The U.K. faces an increased risk of a downgrade to its top credit rating after Fitch Ratings said that government debt will peak at a higher level and later than it previously predicted.
Fitch affirmed Britain’s AAA level and kept the nation on negative outlook, according to a statement released late yesterday in London. The ratings company said it doesn’t expect to resolve the question mark hanging over the top grade until 2014.
“The negative outlook on the U.K. rating reflects the very limited fiscal space, at the ‘AAA’ level, to absorb further adverse economic shocks in light of the U.K.’s elevated debt levels and uncertain growth outlook,” Fitch said in the statement. “Weaker than expected growth and fiscal outturns in 2012 have increased pressure on the U.K.’s AAA rating.”
The assessment came a week after Britain posted its biggest August budget deficit on record and adds pressure on Chancellor of the Exchequer George Osborne as the economy struggles to recover from three quarters of contraction. Fitch cut its forecast for economic growth this year to show it will shrink 0.3 percent instead of expanding by 0.8 percent.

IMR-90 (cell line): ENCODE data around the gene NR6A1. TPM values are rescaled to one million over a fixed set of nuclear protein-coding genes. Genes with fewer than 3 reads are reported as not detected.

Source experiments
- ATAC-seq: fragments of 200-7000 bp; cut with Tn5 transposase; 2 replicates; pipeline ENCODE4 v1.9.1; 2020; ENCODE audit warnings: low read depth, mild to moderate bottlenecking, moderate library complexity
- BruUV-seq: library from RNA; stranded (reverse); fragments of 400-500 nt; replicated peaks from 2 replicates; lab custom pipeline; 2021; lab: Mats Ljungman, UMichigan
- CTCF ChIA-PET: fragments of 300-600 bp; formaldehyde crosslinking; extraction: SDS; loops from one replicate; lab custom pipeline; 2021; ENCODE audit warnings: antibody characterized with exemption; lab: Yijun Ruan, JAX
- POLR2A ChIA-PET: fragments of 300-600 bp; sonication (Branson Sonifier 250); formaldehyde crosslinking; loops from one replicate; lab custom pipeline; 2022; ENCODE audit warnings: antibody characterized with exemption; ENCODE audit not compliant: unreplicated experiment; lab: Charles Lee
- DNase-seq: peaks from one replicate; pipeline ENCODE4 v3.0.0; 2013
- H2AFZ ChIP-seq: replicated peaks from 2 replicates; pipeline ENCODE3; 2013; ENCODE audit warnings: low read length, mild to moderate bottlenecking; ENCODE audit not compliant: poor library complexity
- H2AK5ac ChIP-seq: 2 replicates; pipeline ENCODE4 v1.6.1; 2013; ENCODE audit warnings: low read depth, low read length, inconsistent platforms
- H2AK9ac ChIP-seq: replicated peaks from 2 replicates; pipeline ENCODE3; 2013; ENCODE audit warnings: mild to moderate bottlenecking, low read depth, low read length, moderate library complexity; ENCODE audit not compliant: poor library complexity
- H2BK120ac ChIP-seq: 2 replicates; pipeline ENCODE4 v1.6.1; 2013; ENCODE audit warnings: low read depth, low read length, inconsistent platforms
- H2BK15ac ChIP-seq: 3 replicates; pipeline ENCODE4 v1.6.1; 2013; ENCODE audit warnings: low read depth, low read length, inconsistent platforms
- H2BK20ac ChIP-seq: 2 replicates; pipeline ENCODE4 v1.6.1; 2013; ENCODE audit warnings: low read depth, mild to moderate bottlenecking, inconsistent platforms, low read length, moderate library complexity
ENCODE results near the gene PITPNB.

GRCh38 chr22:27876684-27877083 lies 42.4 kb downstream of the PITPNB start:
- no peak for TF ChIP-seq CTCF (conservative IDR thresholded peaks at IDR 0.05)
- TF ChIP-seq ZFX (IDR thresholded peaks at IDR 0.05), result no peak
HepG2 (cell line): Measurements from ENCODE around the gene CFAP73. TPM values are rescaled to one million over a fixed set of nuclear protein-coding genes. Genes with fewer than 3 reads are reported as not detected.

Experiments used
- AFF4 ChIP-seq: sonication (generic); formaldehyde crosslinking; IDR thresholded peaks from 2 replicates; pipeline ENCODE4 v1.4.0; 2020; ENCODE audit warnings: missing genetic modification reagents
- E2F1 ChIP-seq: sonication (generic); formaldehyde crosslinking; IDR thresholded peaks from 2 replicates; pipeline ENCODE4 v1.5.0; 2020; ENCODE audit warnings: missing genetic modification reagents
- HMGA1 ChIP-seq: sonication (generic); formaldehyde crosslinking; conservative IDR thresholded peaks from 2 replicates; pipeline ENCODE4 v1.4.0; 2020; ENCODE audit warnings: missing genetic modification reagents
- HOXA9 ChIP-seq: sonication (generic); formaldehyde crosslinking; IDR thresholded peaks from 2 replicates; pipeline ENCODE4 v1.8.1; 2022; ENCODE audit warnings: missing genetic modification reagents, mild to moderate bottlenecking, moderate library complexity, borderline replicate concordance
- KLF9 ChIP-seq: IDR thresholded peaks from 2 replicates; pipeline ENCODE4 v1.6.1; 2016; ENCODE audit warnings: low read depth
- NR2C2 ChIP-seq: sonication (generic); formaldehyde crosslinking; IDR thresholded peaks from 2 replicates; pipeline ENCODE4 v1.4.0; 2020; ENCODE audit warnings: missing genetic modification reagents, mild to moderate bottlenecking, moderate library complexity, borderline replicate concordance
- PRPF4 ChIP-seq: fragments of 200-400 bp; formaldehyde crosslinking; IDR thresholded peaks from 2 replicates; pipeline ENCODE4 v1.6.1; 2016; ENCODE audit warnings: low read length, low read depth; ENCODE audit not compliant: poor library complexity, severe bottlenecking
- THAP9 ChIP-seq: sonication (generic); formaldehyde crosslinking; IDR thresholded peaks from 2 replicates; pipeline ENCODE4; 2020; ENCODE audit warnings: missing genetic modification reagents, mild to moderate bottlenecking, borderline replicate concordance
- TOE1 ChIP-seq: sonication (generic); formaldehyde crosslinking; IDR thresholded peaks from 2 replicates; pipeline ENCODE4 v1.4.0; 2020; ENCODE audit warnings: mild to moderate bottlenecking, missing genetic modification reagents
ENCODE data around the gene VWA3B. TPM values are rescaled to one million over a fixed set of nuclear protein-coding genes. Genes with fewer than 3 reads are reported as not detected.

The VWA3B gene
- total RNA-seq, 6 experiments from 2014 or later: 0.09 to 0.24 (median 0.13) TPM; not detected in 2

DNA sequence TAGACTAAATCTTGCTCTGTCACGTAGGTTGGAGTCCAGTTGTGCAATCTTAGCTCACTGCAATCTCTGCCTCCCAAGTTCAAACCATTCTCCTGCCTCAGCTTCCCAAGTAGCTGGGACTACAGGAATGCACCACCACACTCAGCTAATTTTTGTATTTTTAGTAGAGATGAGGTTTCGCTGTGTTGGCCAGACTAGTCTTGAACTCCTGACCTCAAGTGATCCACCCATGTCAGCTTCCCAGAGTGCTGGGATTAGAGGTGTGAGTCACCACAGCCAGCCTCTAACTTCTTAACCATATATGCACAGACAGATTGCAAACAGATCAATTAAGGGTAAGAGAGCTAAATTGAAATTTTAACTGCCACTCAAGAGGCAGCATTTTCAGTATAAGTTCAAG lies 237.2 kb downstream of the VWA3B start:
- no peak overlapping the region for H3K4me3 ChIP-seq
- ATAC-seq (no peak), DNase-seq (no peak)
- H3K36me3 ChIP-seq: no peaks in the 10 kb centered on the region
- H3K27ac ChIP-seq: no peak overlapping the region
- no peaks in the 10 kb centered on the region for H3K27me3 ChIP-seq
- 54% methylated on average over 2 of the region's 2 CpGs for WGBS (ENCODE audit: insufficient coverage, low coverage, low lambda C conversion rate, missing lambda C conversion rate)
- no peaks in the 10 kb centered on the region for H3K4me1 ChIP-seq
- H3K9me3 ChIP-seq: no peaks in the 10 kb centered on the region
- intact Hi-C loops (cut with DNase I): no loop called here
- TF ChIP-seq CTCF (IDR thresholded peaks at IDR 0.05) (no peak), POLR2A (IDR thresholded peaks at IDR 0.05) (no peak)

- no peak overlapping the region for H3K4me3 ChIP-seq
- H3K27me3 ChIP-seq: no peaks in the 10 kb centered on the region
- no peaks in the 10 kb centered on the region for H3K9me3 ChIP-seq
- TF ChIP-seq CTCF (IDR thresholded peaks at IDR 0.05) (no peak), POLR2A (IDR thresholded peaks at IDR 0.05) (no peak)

``They are reaffirming our AAA rating," Steve Field, Prime Minister David Cameron's spokesman, said in an interview in Brasilia where the premier is visiting. "That reconfirms our commitment to tackle the deficit."
The pound slid 0.5 percent to $1.6157 yesterday in London. Fitch, Moody’s Investors Service and Standard & Poor’s all give the U.K. their top grade, though only S&P assesses the country’s credit rating as stable.
Fitch said Osborne is set to miss his target of starting to bring down net debt in the 2015-16 fiscal year. Instead, it will peak at 80 percent of gross domestic product in that year before showing a decline in the following year. In the March budget, the Office for Budget Responsibility predicted debt would peak at 76.3 percent of GDP in 2014-15.
General government gross debt will peak at 97 percent of GDP in 2015-16, up from a previous estimate of 94 percent, Fitch said.
“With a structural budget deficit second in size within the AAA category only to the U.S. and GGGD approaching 100 percent of GDP” which is “the upper limit of the level consistent with the U.K. retaining its AAA status -- the likelihood of a rating downgrade has increased,” Fitch said.